So, I’m used to being recognised as foreign by sight when outside my own region. It’s not just your face, but things like the way you carry yourself, the kind of fashion you choose for the same clothing item, etc. And I well know the way people speak to you when they’re expecting you need help to understand.

The strange case of the English

As an aside, one of the most remarkable things about the English, is how intensely local-aware they are. I mean, every nation is, but the precision of the English is something else.

Anywhere else I know, you could maybe tell someone is from a certain state or region, from the way they speak the language. Because of regional variations in dialect and speaking style. At best, you can get down to district, if you’re good at this stuff.

But it seems any Englishman can distinguish to the granularity of one village from another – sometimes places within sight of each other – from how someone speaks. This is true even if they have never been to that place, nor perhaps even been outside their own county. Explain this miracle to me. The Englishmen I’ve met have all acknowledged this ability. None of them thought it was anything but normal. But it is so not. End digression.

Inclusion

Ducks sunning by the canal lock | Chesterfield Canal | South Derbyshire | England
Ducks sunning by the canal lock

For reasons I do not fathom, English people – especially abroad and a bit older than me – tend to give me ‘honorary admission’. It is not just because I’m a competent Anglophone, because I do not get this ‘adopted family’ treatment from other English-speaking nations.

But this usually does not apply in England itself, and in more rural parts, where local distinctions are more clearly marked out.

So I was surprised when people on the walk greeted me, asked me for the time, etc. as if I belonged there. Using the local accent, assuming I would know things. I nearly looked for my reflection, just to check that I haven’t transformed. Perhaps it’s not usual for tourists to be wandering Tapton Lock.

It’s refreshing. It gave me a better understanding of why that friend of mine has a rather marked, innocent openness to him, unlike the usually more cynical Britons. Still, post-Brexit I wonder if this would still happen.

The plague village

Street in Eyam | Plague village | Peak District | Derbyshire | England
Street in Eyam, the plague village

It was during a day driving around the interesting spots around the Peak District that I found them.

My former friend-colleague who was from here, has a slightly morbid frame of mind. His local stories revolve around that time there was a lady serial killer, and the field she buried the children in that I could go to (I diplomatically demurred), and that time when his train commute ran over a dead body on the tracks. But we suited each other perfectly, since I am very partial to eccentricity.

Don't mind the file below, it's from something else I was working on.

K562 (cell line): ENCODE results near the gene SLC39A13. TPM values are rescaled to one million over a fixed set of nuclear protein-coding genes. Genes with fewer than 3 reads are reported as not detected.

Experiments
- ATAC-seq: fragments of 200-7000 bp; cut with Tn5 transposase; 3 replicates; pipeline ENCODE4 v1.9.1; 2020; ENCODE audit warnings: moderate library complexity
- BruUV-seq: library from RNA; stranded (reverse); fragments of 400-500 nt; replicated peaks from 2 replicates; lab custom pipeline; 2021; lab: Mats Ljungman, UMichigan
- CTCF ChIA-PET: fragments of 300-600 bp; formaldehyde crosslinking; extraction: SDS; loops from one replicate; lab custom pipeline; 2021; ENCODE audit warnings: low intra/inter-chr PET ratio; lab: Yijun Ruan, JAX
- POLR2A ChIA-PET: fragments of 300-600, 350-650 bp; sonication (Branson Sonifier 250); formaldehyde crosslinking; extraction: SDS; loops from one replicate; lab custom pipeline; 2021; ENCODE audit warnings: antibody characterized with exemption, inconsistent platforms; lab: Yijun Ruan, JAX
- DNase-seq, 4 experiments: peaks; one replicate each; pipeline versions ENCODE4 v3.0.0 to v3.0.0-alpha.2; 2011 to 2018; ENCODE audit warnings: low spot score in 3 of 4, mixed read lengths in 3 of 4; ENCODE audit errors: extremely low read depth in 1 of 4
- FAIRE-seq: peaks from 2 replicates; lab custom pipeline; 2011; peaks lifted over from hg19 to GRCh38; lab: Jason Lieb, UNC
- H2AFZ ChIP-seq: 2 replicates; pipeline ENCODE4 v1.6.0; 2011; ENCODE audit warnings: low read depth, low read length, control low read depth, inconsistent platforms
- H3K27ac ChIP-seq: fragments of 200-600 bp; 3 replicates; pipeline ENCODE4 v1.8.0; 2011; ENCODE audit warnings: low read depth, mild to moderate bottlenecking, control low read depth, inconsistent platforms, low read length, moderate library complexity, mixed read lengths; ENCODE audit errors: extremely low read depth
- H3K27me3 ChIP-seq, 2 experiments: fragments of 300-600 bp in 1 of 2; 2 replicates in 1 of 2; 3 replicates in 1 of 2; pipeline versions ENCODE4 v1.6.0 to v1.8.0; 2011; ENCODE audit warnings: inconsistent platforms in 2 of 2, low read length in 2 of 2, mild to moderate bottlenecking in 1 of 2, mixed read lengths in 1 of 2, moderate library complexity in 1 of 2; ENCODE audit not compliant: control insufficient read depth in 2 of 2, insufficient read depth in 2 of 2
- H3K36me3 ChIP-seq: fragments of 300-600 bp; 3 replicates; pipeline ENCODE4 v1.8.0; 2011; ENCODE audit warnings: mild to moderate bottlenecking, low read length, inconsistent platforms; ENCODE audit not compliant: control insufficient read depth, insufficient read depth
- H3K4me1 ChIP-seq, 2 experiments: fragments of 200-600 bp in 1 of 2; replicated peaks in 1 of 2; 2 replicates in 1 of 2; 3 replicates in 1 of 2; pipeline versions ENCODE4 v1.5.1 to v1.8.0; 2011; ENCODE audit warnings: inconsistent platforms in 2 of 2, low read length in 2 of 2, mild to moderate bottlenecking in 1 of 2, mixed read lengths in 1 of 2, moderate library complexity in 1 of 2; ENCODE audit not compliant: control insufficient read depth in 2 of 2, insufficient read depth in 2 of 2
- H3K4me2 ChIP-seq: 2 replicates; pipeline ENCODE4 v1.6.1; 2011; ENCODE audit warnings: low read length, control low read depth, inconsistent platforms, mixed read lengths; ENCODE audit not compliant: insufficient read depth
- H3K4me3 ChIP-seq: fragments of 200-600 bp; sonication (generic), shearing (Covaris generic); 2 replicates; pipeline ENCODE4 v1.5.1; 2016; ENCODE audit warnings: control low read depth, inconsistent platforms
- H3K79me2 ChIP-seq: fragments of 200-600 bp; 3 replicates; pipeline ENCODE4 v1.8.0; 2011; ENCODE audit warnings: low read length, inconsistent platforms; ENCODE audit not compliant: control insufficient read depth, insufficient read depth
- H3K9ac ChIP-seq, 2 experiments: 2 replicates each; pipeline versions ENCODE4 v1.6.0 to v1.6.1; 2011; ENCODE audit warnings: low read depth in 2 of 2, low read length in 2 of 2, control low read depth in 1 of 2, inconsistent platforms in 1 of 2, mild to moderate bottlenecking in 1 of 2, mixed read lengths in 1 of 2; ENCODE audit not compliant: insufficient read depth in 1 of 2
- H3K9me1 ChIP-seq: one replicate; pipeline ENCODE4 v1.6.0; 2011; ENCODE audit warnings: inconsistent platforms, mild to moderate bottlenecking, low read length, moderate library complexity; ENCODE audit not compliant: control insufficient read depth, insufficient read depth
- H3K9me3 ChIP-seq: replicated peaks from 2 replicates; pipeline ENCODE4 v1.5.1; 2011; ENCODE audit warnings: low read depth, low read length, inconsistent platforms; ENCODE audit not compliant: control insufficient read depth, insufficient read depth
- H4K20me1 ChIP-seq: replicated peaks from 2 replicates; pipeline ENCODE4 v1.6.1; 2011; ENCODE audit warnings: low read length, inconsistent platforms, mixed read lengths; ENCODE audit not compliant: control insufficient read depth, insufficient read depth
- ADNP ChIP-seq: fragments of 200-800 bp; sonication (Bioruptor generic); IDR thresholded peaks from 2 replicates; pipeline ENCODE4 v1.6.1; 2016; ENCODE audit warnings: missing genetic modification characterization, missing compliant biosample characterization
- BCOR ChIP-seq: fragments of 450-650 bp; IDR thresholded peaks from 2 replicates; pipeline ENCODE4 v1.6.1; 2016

So it’s no surprise that he suggested I check out Eyam.

Bluebells by stone wall | Eyam | Peak District | Derbyshire | England
Bluebells at last

It is a small village within the national park. The plague arrived to this part of England, to Eyam, whose villagers then opted to make the sacrifice of isolating themselves. There are good plaques all over this little village, explaining the history and other curious things about the place.

While wandering about this village, I found what I was looking for. Bluebells.

Just a spot of them, in the shade of a stone wall, but still blooming and fresh. I was no longer disappointed.

Chatsworth House

I thought no more of bluebells after that. I continued with the rest of my itinerary until I got to Chatsworth House, which I saved for last. Even though my friend placed it at the top.

Gravel walk in Chatsworth | Derbyshire | England
Gravel walk in Chatsworth

This is the residence of the Duke of Devonshire, even though it is in Derbyshire and nowhere near Devonshire.

He’s really proud of such a magnificent piece of real estate being in his region, and I have to admit I can see why. Although personally I prefer the grounds to the interior of the house. The renowned landscape designer for many of these aristocratic homes, ‘Capability’ Brown, really deserves his nickname.

I can also see why it was used as the location for Pemberley, of Pride & Prejudice fame. The place really can evoke that ‘OMG, Mr. Darcy owns all of this??!??’ surprise reaction.

The glade of bluebells

Landscape grounds in Chatsworth | Derbyshire | England
Grounds of Chatsworth House

The day that I chose for Chatsworth was overcast. It was a shame because I belatedly realised that there were so many walks worth doing in its massive grounds, but I only had a day left, and the photos are going to look… er, authentically English.